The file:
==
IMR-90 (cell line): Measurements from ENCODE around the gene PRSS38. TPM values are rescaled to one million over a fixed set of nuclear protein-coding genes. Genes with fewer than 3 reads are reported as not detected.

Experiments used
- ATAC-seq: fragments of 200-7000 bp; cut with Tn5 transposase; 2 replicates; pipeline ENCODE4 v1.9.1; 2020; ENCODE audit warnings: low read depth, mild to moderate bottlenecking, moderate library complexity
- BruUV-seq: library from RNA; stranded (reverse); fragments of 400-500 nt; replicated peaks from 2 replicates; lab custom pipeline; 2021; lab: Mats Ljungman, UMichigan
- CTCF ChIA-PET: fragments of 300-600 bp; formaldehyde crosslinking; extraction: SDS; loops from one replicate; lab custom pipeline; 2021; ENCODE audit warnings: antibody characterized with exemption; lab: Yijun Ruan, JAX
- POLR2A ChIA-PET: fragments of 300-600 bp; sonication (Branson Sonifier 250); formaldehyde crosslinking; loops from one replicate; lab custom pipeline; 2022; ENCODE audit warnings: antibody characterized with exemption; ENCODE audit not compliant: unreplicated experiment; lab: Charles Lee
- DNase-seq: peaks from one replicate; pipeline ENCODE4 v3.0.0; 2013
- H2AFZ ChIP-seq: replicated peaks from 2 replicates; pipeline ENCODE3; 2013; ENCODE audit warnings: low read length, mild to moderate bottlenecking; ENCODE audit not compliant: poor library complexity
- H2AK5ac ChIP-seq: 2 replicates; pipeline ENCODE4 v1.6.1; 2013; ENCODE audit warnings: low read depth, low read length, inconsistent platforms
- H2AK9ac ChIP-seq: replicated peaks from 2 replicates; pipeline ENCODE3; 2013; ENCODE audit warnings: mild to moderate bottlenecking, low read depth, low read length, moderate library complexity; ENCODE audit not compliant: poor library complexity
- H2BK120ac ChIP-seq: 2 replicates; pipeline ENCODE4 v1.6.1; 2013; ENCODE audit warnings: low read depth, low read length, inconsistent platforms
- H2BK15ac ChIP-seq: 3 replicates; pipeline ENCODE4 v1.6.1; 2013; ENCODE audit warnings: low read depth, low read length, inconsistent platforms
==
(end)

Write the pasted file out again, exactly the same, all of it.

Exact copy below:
IMR-90 (cell line): Measurements from ENCODE around the gene PRSS38. TPM values are rescaled to one million over a fixed set of nuclear protein-coding genes. Genes with fewer than 3 reads are reported as not detected.

Experiments used
- ATAC-seq: fragments of 200-7000 bp; cut with Tn5 transposase; 2 replicates; pipeline ENCODE4 v1.9.1; 2020; ENCODE audit warnings: low read depth, mild to moderate bottlenecking, moderate library complexity
- BruUV-seq: library from RNA; stranded (reverse); fragments of 400-500 nt; replicated peaks from 2 replicates; lab custom pipeline; 2021; lab: Mats Ljungman, UMichigan
- CTCF ChIA-PET: fragments of 300-600 bp; formaldehyde crosslinking; extraction: SDS; loops from one replicate; lab custom pipeline; 2021; ENCODE audit warnings: antibody characterized with exemption; lab: Yijun Ruan, JAX
- POLR2A ChIA-PET: fragments of 300-600 bp; sonication (Branson Sonifier 250); formaldehyde crosslinking; loops from one replicate; lab custom pipeline; 2022; ENCODE audit warnings: antibody characterized with exemption; ENCODE audit not compliant: unreplicated experiment; lab: Charles Lee
- DNase-seq: peaks from one replicate; pipeline ENCODE4 v3.0.0; 2013
- H2AFZ ChIP-seq: replicated peaks from 2 replicates; pipeline ENCODE3; 2013; ENCODE audit warnings: low read length, mild to moderate bottlenecking; ENCODE audit not compliant: poor library complexity
- H2AK5ac ChIP-seq: 2 replicates; pipeline ENCODE4 v1.6.1; 2013; ENCODE audit warnings: low read depth, low read length, inconsistent platforms
- H2AK9ac ChIP-seq: replicated peaks from 2 replicates; pipeline ENCODE3; 2013; ENCODE audit warnings: mild to moderate bottlenecking, low read depth, low read length, moderate library complexity; ENCODE audit not compliant: poor library complexity
- H2BK120ac ChIP-seq: 2 replicates; pipeline ENCODE4 v1.6.1; 2013; ENCODE audit warnings: low read depth, low read length, inconsistent platforms
- H2BK15ac ChIP-seq: 3 replicates; pipeline ENCODE4 v1.6.1; 2013; ENCODE audit warnings: low read depth, low read length, inconsistent platforms